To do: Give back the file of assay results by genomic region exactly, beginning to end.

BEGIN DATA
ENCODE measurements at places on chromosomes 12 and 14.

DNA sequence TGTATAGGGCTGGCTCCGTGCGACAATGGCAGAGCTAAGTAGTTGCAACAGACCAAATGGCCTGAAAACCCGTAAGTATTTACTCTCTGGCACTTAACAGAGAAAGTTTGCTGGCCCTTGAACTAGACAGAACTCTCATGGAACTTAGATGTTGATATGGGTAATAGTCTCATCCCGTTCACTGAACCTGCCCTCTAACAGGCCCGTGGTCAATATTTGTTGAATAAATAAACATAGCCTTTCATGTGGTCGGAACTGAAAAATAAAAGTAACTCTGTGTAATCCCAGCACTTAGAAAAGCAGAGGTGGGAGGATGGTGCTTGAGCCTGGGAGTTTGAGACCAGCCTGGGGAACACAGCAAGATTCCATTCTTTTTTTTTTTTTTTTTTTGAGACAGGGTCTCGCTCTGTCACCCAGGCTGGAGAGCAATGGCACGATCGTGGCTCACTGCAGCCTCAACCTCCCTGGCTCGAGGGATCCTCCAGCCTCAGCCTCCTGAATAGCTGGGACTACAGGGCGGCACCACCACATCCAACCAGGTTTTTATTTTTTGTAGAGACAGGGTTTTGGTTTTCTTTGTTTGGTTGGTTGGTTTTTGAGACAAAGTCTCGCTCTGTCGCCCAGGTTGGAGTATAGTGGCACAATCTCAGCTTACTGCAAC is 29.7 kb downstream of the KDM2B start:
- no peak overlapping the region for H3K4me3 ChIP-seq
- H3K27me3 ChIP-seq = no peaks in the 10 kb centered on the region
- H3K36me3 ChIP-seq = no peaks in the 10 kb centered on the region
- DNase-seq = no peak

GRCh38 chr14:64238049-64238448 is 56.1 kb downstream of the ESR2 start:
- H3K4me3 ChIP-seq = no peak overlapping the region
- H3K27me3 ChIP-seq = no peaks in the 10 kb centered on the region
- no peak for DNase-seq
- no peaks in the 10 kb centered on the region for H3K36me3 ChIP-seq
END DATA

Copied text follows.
ENCODE measurements at places on chromosomes 12 and 14.

DNA sequence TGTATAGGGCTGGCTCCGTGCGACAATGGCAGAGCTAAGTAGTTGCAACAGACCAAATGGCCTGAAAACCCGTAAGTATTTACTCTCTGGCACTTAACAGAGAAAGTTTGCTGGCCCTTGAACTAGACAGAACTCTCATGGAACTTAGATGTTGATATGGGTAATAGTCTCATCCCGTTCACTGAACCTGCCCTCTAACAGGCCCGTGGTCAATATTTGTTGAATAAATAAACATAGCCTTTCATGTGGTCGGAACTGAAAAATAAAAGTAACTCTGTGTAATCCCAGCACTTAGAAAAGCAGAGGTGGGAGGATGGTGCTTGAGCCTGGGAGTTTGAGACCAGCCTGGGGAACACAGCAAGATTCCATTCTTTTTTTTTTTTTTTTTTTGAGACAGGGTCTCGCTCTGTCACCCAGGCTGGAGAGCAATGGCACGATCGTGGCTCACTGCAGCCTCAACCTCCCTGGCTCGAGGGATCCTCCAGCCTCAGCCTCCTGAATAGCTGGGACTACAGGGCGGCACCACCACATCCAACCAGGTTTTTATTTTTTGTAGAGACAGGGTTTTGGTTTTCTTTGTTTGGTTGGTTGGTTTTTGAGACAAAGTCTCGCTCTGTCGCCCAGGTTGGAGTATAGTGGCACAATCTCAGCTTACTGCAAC is 29.7 kb downstream of the KDM2B start:
- no peak overlapping the region for H3K4me3 ChIP-seq
- H3K27me3 ChIP-seq = no peaks in the 10 kb centered on the region
- H3K36me3 ChIP-seq = no peaks in the 10 kb centered on the region
- DNase-seq = no peak

GRCh38 chr14:64238049-64238448 is 56.1 kb downstream of the ESR2 start:
- H3K4me3 ChIP-seq = no peak overlapping the region
- H3K27me3 ChIP-seq = no peaks in the 10 kb centered on the region
- no peak for DNase-seq
- no peaks in the 10 kb centered on the region for H3K36me3 ChIP-seq